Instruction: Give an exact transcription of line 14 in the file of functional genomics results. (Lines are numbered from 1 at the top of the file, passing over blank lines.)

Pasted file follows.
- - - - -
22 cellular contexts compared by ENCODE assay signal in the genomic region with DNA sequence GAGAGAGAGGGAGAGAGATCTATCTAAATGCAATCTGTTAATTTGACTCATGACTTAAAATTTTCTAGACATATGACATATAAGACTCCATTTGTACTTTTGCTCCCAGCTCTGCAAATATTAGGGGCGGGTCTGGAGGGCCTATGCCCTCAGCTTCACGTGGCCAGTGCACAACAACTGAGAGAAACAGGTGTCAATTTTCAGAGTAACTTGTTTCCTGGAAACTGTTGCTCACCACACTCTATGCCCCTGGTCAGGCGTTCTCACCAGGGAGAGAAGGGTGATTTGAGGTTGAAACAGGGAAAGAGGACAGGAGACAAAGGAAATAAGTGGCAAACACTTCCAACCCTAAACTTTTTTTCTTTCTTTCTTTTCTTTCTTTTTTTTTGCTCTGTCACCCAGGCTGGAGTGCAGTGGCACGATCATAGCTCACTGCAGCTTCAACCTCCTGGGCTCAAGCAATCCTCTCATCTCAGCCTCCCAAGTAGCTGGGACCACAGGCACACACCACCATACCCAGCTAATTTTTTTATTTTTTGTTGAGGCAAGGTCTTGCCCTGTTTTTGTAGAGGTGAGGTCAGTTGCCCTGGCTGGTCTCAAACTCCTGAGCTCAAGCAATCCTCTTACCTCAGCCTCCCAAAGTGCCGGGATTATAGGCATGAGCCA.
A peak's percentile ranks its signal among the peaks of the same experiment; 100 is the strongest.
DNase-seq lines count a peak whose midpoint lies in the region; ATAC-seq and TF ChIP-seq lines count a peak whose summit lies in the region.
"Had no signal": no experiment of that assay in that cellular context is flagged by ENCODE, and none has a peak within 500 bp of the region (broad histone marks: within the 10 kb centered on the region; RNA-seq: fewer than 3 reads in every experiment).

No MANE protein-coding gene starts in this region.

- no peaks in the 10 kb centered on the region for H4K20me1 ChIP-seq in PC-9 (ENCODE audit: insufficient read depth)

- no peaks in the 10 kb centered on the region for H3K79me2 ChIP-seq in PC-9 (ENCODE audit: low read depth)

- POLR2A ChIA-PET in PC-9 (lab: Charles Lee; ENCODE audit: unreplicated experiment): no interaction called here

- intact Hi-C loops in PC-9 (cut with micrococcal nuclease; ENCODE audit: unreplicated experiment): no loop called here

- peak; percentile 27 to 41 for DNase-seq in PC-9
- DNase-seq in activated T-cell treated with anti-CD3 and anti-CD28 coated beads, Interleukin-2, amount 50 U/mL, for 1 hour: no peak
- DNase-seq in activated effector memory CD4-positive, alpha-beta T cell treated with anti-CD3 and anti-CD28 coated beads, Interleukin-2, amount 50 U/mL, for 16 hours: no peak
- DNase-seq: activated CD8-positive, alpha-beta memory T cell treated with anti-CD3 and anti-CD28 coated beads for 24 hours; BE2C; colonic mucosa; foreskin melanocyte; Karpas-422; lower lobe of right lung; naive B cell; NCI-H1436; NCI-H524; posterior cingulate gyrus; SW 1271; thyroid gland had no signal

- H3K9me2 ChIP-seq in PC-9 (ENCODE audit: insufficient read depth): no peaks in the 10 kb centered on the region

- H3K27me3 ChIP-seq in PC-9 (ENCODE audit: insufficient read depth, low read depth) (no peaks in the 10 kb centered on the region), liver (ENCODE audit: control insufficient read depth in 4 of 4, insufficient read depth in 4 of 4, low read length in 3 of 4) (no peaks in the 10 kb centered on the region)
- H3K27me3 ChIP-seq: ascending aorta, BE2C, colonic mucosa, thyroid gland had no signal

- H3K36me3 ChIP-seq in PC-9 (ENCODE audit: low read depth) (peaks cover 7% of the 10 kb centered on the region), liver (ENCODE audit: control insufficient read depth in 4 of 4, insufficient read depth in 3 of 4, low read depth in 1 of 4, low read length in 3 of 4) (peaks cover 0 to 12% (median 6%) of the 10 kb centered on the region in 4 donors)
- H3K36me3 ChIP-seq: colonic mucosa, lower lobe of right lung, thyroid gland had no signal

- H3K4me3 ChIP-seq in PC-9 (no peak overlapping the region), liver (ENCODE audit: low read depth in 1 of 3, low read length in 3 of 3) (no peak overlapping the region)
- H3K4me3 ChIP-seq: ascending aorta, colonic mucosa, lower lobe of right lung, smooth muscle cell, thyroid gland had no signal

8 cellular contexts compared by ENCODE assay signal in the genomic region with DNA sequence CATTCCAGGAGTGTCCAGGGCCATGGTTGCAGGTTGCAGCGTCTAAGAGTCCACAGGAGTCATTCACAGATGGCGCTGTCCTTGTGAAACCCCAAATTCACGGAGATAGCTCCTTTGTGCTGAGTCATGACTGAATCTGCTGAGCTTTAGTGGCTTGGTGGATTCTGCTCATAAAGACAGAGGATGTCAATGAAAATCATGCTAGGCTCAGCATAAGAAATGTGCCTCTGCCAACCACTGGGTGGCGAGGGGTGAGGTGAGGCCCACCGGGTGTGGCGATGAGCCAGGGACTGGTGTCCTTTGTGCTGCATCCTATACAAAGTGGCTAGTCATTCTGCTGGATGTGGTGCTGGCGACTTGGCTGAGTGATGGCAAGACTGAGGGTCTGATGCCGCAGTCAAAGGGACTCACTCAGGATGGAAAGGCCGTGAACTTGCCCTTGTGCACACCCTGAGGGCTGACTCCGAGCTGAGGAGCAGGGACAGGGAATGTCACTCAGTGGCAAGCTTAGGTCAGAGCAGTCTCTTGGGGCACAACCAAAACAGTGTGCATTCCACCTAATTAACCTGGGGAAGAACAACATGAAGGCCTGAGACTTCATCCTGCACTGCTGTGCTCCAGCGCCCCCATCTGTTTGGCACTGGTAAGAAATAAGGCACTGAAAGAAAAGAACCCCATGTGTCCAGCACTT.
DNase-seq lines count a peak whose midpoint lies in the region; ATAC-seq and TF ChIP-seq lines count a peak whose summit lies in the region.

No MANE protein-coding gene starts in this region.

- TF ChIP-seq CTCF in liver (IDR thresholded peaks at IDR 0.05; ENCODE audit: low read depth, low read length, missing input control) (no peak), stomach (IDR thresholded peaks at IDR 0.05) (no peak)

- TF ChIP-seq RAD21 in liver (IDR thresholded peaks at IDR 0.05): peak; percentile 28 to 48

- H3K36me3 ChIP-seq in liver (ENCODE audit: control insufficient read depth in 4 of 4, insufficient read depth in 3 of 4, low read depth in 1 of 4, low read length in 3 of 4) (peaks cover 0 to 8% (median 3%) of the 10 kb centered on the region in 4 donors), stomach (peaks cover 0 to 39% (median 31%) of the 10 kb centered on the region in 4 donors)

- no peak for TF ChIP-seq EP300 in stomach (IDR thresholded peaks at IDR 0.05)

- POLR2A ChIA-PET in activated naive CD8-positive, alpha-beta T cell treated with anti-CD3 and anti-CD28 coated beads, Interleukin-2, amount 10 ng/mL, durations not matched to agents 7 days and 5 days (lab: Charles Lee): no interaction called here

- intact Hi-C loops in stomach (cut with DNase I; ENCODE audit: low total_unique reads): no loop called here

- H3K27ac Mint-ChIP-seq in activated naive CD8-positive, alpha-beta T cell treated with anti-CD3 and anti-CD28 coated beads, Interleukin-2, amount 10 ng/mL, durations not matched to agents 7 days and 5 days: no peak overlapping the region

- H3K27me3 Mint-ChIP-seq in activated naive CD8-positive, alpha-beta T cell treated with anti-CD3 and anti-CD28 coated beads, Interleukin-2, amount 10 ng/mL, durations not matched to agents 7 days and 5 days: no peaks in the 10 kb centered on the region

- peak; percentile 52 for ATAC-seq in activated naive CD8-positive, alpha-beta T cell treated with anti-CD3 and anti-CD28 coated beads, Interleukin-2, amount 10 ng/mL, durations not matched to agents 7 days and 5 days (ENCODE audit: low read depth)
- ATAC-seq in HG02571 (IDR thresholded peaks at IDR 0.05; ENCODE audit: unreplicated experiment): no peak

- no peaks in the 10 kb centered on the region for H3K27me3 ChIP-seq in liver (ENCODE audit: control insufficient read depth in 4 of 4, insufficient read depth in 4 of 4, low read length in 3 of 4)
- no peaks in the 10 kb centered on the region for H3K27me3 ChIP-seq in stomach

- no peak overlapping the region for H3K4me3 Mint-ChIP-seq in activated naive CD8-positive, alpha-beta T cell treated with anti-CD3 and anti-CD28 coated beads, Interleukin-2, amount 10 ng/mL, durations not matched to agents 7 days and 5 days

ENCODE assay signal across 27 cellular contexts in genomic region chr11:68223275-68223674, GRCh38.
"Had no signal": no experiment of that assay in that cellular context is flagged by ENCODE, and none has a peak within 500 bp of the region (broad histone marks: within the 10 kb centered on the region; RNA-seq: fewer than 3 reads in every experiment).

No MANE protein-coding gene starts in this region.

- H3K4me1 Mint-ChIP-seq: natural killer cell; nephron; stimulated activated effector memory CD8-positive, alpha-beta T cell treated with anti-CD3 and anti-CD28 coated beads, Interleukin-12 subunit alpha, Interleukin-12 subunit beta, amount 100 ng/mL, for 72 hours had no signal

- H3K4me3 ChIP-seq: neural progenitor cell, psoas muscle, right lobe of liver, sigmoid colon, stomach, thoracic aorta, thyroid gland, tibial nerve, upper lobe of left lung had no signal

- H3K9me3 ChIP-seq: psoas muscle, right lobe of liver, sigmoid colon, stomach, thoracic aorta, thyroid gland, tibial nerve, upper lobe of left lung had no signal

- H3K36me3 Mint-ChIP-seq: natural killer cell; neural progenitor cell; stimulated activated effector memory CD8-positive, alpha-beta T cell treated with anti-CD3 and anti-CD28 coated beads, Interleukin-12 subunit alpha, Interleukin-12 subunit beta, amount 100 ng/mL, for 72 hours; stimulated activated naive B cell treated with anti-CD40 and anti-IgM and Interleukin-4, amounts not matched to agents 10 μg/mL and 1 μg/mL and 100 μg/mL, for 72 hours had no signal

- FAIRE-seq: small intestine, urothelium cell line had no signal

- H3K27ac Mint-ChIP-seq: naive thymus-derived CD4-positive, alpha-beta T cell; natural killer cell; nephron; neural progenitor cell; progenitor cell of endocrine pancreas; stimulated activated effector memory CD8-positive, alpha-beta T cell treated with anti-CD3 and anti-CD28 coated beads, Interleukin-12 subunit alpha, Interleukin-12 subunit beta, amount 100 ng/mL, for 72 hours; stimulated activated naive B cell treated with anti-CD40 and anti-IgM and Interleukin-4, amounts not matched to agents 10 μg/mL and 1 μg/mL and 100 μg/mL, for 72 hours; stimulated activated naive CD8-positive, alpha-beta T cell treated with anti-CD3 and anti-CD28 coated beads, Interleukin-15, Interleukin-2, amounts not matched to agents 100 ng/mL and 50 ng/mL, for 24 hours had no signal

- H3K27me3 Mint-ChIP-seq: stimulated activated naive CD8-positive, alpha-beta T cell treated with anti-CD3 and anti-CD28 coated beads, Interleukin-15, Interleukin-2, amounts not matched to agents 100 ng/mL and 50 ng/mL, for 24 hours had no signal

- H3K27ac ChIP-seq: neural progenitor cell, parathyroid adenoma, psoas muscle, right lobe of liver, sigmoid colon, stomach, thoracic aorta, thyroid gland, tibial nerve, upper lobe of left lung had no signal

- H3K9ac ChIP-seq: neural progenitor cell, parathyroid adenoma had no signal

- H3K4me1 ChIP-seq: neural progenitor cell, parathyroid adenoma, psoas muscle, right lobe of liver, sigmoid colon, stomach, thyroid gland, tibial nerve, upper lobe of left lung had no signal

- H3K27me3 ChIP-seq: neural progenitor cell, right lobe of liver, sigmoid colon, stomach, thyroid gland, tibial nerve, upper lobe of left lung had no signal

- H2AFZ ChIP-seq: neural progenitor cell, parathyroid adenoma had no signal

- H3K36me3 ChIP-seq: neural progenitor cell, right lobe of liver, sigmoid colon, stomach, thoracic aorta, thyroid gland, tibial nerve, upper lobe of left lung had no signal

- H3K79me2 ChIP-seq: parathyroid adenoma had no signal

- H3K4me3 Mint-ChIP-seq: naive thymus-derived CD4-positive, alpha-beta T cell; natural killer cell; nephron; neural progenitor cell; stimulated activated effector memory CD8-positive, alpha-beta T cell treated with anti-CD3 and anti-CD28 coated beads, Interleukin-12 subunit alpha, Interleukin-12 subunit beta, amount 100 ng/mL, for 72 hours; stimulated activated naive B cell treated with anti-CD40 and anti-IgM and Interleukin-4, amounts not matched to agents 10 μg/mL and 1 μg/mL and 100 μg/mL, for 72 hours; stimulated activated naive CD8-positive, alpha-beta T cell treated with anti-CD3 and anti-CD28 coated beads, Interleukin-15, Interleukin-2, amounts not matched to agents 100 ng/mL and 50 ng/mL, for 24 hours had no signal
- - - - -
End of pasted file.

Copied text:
- H3K9me2 ChIP-seq in PC-9 (ENCODE audit: insufficient read depth): no peaks in the 10 kb centered on the region